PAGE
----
The average annual value of the contract is $8 million, which is tied for 24th among NFL receivers.

The first window the Redskins have to terminate Richardson’s contract without taking a negative cap hit would be in 2020 as long as they do it prior to the fifth day of the league year when the partial salary guarantee kicks in. They would take a $6 million deal cap hit but they would save a net of $2.5 million.

The last two years, when the cap numbers are at their highest, the Redskins could easily move on, saving $6 million in cap space in 2021 and $8 million in 2022.


Stay up to date on the Redskins. Rich Tandler covers the team 365 days a year. Like his Facebook page and follow him on Twitter @TandlerNBCS.


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Need to Know: Redskins player quick hitters—Offensive starters

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Need to Know: Redskins player quick hitters—Offensive starters

Here is what you need to know on this Wednesday, March 21, 36 days before the NFL draft.  

Redskins starters quick hitters—offense

The last couple of days here I looked at how the depth charts are shaping up with a little bit of commentary (offense, defense). Today and tomorrow I’ll take a closer look at the starters with some quick hitters about each one, starting today with the offense.

QB Alex Smith—The deal is done, and the Redskins have their man for five years at $22.2 million per year or, if they prefer, three years at $23.7 million per. It seems like most fans are behind him but there will have to be a few more wins than losses this fall for that to become permanent.

RB Samaje Perine—He got better as the year went on, averaging nearly a half yard per carry more in the last seven games compared to the first nine. But the 3.4 average per carry certainly did not stop both Doug Williams and Jay Gruden from talking about drafting a running back early.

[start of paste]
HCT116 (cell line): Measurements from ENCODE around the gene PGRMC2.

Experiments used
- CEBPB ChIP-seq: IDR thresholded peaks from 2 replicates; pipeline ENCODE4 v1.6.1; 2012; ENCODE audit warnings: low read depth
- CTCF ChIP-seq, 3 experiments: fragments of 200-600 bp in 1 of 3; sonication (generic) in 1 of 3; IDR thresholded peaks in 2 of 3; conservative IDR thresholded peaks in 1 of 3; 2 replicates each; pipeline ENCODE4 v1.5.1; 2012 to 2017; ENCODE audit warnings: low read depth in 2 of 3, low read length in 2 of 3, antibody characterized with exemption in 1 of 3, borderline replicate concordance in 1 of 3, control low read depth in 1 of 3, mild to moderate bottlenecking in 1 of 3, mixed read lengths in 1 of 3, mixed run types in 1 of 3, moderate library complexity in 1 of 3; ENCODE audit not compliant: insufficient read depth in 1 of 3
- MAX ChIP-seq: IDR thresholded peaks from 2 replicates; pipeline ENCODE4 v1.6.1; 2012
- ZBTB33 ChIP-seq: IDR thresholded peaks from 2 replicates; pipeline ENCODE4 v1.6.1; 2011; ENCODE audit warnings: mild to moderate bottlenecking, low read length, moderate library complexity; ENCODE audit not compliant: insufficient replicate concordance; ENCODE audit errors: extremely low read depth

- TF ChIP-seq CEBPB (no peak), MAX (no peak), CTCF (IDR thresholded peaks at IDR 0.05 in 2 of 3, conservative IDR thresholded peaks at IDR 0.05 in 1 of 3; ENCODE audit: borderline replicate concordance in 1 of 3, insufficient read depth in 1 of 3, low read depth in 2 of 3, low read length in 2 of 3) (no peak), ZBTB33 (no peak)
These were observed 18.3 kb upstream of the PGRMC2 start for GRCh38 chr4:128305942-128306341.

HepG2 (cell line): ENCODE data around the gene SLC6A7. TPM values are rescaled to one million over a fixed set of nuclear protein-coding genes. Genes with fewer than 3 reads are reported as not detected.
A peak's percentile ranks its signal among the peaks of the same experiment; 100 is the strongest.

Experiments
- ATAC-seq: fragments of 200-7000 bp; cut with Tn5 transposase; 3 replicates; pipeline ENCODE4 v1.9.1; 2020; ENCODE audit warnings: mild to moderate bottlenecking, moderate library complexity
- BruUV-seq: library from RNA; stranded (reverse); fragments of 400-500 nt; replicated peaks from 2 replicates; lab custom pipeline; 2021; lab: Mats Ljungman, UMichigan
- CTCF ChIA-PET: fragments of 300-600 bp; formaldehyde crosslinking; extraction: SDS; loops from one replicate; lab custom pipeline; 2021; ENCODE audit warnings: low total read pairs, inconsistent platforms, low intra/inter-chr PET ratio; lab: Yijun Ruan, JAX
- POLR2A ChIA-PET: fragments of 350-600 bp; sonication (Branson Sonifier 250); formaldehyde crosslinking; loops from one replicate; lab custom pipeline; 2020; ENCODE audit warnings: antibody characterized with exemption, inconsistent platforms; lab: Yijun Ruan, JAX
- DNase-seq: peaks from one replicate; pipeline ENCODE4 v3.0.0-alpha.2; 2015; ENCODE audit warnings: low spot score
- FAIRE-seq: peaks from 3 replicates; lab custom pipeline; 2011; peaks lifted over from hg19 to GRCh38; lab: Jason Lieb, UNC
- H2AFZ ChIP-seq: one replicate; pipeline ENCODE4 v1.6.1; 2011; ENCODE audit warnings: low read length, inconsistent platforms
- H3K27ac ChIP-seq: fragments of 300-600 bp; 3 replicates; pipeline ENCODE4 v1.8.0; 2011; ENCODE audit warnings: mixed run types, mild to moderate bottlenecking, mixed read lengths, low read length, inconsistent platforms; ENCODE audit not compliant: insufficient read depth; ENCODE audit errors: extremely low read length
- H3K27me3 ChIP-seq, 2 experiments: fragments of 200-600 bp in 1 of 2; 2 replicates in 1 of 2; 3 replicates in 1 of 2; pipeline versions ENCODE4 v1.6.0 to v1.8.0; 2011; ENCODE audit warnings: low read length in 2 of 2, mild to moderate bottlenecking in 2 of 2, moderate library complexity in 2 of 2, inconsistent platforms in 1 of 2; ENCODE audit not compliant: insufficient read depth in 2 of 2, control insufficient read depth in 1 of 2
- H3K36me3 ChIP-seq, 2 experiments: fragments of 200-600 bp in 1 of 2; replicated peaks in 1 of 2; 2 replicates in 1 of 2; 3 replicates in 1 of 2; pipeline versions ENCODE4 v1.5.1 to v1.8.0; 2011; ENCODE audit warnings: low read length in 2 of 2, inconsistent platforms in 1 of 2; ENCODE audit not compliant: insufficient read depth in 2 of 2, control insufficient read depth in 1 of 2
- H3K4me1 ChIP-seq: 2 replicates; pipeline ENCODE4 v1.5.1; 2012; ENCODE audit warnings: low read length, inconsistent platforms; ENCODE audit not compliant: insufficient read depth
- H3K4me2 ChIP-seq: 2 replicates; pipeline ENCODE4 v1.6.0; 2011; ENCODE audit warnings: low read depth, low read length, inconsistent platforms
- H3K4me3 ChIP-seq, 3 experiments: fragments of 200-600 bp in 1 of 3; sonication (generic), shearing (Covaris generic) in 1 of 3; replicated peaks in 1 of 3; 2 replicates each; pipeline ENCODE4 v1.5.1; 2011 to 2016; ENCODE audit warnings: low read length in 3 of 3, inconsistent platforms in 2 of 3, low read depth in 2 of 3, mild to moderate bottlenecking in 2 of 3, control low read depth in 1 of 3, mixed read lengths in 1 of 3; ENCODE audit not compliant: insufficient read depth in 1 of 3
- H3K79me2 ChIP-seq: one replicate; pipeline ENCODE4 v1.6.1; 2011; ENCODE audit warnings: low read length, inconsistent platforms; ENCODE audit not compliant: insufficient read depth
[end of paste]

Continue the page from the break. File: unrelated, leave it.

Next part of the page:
TE Jordan Reed—According to reports, he is rehabbing well from the hamstring and toe injuries that severely limited him last year. Still, expect him to be kept in bubble wrap until training camp and even then, his action may be limited.

WR Josh Doctson—Did Kirk Cousins look away from Doctson too often, lacking the confidence in him to let him go get the 50-50 balls? Will Smith have more confidence in Doctson? The answers to those questions may determine if the third-year receiver breaks out in 2018 or he continues to tease with flashes of ability.

WR Paul Richardson—He’s capable of the acrobatic catch, which should be fun to watch. Richardson was good with Russell Wilson on the off-schedule plays, maybe he can do the same with Smith.

WR Jamison Crowder—I guess it’s fair to say he had an off year in 2017 but his receiving yardage only dropped by 60 yards from 2016. It will be interesting to see if they keep him in as the punt returner after he averaged 6.3 yards per return (23rd of 25 qualifiers) last year.

LT Trent Williams—The six-time Pro Bowler is still in the relatively early stages of recovering from surgery to the knee that kept him from practicing from about Week 6 on. Don’t look for him until training camp and even then, the early workload is likely to be light.

LG Arie Kouandjio—This is the one offensive position that remains up in the air. Kouandjio has shown some grit as a spot starter but I don’t think the organization views him as a 16-game starter.

C Chase Roullier—Shortly after Roullier got the starting job when Spencer Long went out injured, Jay Gruden said that Roullier would be the Redskins’ center “for a long time”. There is no reason to doubt that at this point in time.

RG Brandon Scherff—His concern no longer is trying to live up to having been the fifth pick of the draft. Scherff has to play well enough to justify his 2019 option-year salary, which will be in the vicinity of $13 million.

RT Morgan Moses—He had surgery to repair his ankles, which were an issue most of last season. Still, he didn’t miss a start. Like Williams, even if he’s ready for training camp, don’t expect to see a whole lot of him.

Stay up to date on the Redskins. Rich Tandler covers the team 365 days a year. Like his Facebook page and follow him on Twitter @TandlerNBCS.

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Days until:

—Offseason workouts begin (4/16) 27
—Training camp starts (approx. 7/26) 129
—2018 NFL season starts (9/9) 173